(AMZN -1.11%) is at it again. Fresh off the multi-Emmy success of Transparent, the leading online retailer is hoping to stock itself with more gems for its growing digital vault.

Amazon Studios unveiled six new shows that it may add to its roster. It will make the pilots to all of the shows available later this fall, incorporating viewer ratings and comments into the decision of which ones to finance for complete first seasons.

This isn't the first time that Amazon tries to democratize the green-lighting process. It did so two years ago, leading to the eventual birth of several shows including Alpha House and Betas. Leaving the decision to bankroll future shows up to the masses -- and Amazon makes the free pilots available to everyone, not just Amazon Prime members -- can be dangerous, but it does help generate initial buzz as Internet video consumers buy into the shows that are ultimately selected.

This would seem to be a good time be Amazon, but now we have Netflix (NFLX -0.62%) trying to crash the pilot party. Just as Amazon Studios was unveiling a star-studded lineup of pilots on Wednesday, Netflix was putting out a press release arguing that it takes time for folks to warm up to hit shows.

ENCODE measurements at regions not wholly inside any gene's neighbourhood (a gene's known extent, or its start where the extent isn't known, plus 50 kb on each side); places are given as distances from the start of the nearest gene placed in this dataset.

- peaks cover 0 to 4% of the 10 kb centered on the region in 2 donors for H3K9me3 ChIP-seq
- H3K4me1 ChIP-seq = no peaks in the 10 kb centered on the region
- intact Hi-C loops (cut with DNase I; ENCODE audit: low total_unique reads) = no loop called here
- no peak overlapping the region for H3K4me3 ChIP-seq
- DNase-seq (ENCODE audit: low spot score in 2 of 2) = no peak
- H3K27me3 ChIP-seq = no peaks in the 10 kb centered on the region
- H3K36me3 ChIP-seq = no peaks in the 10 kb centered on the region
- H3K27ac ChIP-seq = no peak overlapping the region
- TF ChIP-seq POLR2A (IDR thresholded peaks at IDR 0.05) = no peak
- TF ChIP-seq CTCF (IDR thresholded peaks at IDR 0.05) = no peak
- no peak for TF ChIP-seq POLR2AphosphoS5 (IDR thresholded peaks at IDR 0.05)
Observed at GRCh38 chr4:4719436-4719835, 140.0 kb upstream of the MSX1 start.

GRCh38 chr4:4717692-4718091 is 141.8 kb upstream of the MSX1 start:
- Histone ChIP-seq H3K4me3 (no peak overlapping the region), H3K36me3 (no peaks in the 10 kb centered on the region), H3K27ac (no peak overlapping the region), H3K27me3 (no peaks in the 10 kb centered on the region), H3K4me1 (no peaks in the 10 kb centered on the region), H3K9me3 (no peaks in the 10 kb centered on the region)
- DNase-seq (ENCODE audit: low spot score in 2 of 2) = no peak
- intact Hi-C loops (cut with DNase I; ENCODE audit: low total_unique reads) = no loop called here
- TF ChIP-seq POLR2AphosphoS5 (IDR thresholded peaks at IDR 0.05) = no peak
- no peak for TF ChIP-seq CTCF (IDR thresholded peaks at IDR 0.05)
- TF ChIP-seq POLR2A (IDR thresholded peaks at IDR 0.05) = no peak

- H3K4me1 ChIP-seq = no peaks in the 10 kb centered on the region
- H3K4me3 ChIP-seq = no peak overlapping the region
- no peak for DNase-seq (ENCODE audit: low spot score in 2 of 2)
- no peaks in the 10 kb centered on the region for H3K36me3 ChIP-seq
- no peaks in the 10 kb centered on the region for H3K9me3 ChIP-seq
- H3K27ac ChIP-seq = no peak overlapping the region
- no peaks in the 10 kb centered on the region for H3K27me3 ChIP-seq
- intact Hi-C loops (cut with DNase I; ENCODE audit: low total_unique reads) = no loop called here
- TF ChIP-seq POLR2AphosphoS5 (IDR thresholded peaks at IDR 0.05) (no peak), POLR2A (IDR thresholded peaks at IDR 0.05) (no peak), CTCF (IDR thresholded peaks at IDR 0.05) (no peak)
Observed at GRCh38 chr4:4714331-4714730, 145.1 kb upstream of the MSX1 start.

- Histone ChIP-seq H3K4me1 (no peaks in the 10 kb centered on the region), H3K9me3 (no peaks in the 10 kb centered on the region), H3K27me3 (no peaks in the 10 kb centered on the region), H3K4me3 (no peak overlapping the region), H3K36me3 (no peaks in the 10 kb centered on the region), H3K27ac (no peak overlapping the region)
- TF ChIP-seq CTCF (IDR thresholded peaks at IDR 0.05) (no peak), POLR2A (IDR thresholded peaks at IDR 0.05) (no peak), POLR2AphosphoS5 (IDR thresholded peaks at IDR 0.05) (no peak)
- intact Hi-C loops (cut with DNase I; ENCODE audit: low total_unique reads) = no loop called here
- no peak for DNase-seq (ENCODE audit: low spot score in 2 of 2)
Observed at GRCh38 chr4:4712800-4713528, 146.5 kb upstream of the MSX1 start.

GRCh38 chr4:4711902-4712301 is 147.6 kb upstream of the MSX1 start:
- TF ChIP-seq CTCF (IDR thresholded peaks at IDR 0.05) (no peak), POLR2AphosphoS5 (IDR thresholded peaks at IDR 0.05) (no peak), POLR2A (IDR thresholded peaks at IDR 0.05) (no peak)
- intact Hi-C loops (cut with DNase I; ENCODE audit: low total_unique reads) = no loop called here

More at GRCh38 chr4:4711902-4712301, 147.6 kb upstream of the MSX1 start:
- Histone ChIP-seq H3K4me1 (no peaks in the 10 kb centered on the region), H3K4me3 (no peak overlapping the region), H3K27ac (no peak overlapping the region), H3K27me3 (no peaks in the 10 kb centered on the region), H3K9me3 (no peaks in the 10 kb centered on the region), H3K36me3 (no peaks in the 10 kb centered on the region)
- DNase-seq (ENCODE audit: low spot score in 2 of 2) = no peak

The dot-com darling analyzed its global streaming data, looking at the inaugural seasons of a dozen of the most popular shows available on the site. It tried to determine the moment when a view was hooked, a metric that Netflix defines as the episode where at least 70% of the viewers wind up watching the entire first season. 

It wasn't until the third episode of Netflix's own House of Cards and Orange is the New Black that viewers were hooked by Netflix's measuring stick. It took as long as eight episodes for How I Met Your Mother to stick. The two shows with the quickest paths to addiction -- Breaking Bad and Bates Motel -- grabbed its audience by the second episode.

Netflix's theory -- and its jab at Amazon -- is that pilots aren't enough.

"Given the precious nature of primetime slots on traditional TV, a series pilot is arguably the most important point in the life of the show," Netflix Chief Content Officer Ted Sarandos is quoted as saying in the release. "However, in our research of more than 20 shows across 16 markets, we found that no one was ever hooked on the pilot. This gives us confidence that giving our members all episodes at once is more aligned with how fans are made." 

Is it a coincidence that Netflix is bashing pilots as a predictor of success on the same day that Amazon is announcing that it will decide the fate of a half-dozen shows on the performance of its initial episode? It's not. Netflix is being transparent -- even if it missed out on Transparent